“YOU NEED A CHALLENGE TO BE SUCCESSFUL AS AN ARTIST. NKU CAN DEFINITELY PUSH YOU TO BE THE BEST.”
Justin Schmitt knew he was going to be a musician when he was 3 years old and he started tinkling the keys of a nearby piano. By the time he was in third grade, the instrument had changed — but the passion had not. He picked up a trombone and joined the school band.
"It was something about the sound of the instrument," says the 20-year-old junior Music Entrepreneurship major from Edgewood, Ky. "Something about the power of it.”
His love led him to college — but not to Northern Kentucky University. Not at first. After attending another university, something happened in 2014: NKU created its Music Entrepreneurship program.
"I took a lot of time to think about it," Schmitt says. "I have a deep passion for the performing arts, but the business aspect also has a deep appeal. The thought of managing an artist or working for a record label sounds like a really cool job."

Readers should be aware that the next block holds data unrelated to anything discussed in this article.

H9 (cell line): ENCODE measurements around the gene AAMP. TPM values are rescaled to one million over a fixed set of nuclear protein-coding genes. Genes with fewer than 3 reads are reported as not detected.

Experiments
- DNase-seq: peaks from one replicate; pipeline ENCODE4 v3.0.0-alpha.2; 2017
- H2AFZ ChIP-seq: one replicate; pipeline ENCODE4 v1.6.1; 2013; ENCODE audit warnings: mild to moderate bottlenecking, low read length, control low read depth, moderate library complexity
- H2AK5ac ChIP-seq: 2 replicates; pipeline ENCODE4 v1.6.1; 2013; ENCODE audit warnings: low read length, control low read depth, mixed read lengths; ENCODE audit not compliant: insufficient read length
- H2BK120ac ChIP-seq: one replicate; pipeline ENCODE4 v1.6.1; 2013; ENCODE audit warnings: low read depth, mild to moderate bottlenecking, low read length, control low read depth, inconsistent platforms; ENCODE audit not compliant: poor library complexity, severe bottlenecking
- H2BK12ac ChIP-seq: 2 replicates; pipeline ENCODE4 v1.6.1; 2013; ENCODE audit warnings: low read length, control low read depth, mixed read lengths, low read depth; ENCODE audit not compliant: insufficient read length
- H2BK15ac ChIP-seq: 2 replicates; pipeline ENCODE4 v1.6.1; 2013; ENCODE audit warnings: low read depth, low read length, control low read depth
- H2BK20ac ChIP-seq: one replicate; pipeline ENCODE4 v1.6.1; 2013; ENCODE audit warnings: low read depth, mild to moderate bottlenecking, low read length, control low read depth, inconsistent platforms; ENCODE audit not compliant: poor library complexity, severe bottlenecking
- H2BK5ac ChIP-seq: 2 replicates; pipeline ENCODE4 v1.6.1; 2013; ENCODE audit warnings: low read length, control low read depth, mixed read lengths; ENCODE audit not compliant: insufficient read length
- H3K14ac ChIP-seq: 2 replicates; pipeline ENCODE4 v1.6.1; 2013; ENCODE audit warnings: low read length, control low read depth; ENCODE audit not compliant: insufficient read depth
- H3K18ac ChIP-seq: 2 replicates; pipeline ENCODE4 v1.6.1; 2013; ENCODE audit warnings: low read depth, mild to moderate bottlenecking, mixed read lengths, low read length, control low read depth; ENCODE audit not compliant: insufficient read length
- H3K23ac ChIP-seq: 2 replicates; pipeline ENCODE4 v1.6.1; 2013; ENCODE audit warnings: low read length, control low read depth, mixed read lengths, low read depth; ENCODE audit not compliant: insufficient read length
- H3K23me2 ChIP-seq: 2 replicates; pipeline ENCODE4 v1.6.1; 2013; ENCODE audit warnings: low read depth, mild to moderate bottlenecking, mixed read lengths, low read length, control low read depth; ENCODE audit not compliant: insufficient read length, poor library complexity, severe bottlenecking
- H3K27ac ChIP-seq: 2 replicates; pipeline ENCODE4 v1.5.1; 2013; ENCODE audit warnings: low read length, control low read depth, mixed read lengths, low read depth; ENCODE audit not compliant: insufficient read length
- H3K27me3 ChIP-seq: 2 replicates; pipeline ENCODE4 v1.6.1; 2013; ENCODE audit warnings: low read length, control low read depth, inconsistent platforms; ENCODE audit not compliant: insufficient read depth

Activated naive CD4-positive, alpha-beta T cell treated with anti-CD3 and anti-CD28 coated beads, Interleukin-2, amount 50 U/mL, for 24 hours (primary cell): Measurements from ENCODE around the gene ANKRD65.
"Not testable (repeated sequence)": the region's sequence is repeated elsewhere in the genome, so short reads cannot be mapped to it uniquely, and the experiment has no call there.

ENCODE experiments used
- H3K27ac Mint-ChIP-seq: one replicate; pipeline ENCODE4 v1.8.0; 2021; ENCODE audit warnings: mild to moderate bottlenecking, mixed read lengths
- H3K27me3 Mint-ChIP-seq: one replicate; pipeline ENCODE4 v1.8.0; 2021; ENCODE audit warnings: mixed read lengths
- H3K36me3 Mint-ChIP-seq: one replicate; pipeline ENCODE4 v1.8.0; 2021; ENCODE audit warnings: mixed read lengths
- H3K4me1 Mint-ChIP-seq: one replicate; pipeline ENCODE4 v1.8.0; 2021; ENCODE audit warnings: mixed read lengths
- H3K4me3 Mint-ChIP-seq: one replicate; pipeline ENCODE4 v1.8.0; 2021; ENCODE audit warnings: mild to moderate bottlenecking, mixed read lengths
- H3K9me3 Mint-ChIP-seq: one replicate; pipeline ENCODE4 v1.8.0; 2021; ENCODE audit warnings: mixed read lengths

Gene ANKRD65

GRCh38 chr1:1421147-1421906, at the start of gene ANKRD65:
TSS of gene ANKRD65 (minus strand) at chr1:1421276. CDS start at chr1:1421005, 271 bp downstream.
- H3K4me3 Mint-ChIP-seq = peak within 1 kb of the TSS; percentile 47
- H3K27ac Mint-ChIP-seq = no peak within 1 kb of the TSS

HE CAME TO NKU WHERE HE COULD LEARN ABOUT THE BUSINESS SIDE OF THE ARTS BUSINESS.
"It was definitely the right choice," he says. "I've been given so many opportunities here, and I've been able to progress as a musician, ten-fold."
Schmitt singles out associate professor (and Director of Jazz Studies) William Brian Hogg for his challenging classes.
"He expects a lot out of us," Schmitt says. "He emphasizes professionalism — and that's what you have to have to be successful."
Developing a School of The Arts at NKU makes a lot of sense, he says.
"It will bring all of the artists together instead of having everyone divided," he says. "It's important for all of us to come together because it helps the flow of creativity. It helps create a fluid space."
While NKU feels small, officials at the school see the importance of the arts.
"There is competition, which is good, and there are great faculty," Schmitt says. "And the small class sizes allow you to really get a better grasp of what you're learning. I love NKU."